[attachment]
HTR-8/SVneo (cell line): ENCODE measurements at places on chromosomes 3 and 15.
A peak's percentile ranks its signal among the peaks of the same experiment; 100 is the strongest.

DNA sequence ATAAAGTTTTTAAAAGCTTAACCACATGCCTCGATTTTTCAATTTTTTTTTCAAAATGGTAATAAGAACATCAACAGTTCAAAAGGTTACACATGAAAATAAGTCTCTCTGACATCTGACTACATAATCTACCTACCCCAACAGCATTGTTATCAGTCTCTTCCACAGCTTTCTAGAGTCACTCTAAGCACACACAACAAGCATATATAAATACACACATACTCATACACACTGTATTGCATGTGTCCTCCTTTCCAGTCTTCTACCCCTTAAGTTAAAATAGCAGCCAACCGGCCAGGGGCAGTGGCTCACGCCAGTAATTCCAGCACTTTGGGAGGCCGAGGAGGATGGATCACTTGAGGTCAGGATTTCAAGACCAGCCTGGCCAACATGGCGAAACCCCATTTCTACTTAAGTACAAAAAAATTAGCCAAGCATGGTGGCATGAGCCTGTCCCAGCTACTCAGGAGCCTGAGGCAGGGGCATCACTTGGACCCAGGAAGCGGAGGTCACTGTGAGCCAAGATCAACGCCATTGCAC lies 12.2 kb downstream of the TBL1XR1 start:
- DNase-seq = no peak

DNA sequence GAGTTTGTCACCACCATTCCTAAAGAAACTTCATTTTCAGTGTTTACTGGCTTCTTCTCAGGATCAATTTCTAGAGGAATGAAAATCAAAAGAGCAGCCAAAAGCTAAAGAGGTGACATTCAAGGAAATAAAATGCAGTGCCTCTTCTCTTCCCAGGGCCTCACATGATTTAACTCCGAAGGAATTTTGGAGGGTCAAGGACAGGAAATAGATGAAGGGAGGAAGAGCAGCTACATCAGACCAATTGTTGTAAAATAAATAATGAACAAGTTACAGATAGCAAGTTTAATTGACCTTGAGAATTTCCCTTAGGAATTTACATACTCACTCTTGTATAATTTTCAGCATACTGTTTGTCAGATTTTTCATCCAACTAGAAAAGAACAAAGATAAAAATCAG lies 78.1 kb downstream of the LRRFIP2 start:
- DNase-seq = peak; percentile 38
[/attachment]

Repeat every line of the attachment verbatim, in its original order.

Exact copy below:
HTR-8/SVneo (cell line): ENCODE measurements at places on chromosomes 3 and 15.
A peak's percentile ranks its signal among the peaks of the same experiment; 100 is the strongest.

DNA sequence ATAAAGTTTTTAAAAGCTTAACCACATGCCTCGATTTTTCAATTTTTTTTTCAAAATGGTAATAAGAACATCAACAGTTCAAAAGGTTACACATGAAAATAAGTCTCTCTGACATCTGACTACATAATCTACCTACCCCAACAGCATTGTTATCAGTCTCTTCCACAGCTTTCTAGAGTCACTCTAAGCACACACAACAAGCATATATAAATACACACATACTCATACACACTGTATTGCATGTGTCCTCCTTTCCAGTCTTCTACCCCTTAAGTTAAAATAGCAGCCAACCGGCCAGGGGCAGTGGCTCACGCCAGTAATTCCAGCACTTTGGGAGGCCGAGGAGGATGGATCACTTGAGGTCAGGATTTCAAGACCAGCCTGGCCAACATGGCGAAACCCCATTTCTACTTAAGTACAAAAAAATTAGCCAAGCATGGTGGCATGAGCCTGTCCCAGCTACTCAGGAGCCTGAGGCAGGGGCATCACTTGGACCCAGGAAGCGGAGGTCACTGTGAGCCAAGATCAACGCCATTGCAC lies 12.2 kb downstream of the TBL1XR1 start:
- DNase-seq = no peak

DNA sequence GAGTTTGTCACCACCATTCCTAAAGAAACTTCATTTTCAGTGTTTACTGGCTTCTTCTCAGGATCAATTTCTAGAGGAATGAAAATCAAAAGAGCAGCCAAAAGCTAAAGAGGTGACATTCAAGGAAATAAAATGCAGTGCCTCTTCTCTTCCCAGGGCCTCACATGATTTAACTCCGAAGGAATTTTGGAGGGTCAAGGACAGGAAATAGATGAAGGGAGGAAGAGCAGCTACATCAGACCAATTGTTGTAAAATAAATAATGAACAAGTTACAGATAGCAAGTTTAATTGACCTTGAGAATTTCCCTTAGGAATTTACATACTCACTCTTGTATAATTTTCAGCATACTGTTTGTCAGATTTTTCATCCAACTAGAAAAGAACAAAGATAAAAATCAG lies 78.1 kb downstream of the LRRFIP2 start:
- DNase-seq = peak; percentile 38